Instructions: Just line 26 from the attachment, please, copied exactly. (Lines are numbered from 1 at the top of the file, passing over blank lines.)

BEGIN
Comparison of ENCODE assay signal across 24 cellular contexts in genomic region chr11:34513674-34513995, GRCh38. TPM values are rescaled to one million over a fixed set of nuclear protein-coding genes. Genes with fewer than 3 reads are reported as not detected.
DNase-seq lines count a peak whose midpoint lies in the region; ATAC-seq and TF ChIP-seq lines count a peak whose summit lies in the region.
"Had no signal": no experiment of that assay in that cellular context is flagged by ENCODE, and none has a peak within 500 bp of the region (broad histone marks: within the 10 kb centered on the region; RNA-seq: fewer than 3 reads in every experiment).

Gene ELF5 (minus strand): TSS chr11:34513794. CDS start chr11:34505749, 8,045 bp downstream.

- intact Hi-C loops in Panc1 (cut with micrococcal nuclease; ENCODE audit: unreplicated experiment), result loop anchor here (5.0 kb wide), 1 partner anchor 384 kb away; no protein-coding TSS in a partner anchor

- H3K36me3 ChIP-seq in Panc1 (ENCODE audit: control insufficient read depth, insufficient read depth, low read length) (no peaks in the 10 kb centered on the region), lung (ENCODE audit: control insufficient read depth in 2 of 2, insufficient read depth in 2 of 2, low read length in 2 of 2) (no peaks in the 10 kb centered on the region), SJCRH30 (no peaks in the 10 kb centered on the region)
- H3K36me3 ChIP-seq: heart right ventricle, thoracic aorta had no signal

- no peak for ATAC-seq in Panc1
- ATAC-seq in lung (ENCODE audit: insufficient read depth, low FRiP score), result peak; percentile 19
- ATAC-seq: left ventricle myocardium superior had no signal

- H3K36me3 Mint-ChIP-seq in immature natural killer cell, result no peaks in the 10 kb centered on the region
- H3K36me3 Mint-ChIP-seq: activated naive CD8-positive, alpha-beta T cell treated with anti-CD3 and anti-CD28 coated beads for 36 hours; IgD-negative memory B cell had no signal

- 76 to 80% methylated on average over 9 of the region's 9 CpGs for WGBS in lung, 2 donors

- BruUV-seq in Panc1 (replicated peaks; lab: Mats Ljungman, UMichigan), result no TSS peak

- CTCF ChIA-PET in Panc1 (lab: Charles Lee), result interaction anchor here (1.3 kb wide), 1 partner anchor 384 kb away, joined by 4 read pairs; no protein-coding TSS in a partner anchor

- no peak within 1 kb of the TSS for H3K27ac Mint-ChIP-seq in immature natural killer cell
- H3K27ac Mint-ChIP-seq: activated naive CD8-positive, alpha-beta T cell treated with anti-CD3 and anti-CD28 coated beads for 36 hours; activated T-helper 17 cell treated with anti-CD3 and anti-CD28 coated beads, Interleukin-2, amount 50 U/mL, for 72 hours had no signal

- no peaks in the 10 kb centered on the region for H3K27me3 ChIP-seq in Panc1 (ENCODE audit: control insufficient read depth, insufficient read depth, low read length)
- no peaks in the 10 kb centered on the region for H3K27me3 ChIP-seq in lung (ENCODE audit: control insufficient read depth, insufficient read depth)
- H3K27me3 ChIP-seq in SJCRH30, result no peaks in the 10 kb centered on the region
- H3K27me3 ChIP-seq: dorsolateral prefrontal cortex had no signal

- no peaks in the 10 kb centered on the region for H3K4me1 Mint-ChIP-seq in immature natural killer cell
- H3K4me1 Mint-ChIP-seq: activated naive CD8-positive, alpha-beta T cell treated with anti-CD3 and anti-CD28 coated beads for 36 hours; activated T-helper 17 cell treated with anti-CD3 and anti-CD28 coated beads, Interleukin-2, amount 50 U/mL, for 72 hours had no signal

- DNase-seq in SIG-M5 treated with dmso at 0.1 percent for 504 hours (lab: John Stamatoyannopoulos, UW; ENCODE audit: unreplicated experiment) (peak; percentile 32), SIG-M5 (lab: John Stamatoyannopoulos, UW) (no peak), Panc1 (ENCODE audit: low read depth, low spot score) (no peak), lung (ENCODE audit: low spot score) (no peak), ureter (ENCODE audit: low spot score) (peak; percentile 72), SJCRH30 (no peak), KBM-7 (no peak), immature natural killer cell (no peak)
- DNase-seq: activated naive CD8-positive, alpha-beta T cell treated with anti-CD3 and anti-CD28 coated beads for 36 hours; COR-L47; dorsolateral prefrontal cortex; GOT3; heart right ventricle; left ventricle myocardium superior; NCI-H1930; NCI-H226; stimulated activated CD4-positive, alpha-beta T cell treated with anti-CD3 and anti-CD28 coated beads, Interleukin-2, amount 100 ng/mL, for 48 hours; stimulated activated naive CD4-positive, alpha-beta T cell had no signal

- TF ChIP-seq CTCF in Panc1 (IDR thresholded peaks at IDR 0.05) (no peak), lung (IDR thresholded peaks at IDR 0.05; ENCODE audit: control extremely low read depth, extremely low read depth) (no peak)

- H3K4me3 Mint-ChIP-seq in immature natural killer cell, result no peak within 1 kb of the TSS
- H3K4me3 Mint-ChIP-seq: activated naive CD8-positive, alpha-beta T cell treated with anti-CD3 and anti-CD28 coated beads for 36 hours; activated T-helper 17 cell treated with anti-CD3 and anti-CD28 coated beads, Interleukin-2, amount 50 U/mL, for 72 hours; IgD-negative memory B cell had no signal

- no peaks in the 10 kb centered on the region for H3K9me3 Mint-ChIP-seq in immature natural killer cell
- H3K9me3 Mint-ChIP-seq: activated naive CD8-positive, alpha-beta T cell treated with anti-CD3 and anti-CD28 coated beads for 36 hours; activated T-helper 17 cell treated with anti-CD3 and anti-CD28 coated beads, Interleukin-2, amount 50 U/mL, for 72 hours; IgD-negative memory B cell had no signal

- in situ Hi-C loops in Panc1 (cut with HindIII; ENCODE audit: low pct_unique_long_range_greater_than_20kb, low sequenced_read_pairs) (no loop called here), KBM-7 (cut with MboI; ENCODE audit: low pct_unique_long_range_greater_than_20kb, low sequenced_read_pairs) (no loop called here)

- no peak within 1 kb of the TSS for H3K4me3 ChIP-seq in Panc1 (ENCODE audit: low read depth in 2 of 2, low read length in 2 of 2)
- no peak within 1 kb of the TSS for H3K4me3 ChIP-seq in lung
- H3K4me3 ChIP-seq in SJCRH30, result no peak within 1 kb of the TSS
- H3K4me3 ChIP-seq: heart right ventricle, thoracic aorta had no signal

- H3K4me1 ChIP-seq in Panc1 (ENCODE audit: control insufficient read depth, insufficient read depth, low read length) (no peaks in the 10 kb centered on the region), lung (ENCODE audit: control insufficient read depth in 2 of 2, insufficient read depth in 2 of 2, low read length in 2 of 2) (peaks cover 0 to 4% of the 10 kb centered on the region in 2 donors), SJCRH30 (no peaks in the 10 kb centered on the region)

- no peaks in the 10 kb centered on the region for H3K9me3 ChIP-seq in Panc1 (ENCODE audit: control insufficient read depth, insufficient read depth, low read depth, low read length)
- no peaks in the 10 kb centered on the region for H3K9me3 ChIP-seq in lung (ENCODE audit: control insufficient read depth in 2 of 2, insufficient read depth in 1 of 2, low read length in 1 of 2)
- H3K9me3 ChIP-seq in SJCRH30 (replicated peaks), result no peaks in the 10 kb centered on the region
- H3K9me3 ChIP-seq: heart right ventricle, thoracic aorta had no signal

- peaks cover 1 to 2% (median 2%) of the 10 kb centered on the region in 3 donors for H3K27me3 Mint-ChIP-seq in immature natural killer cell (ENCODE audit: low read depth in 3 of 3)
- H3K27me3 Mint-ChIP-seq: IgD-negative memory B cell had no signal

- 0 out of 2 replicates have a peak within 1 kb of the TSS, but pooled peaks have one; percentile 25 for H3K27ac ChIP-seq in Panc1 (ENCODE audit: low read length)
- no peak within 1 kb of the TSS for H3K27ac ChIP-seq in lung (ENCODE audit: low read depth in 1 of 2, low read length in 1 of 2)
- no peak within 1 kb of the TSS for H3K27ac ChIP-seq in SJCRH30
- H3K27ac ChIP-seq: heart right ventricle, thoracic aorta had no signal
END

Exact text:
- TF ChIP-seq CTCF in Panc1 (IDR thresholded peaks at IDR 0.05) (no peak), lung (IDR thresholded peaks at IDR 0.05; ENCODE audit: control extremely low read depth, extremely low read depth) (no peak)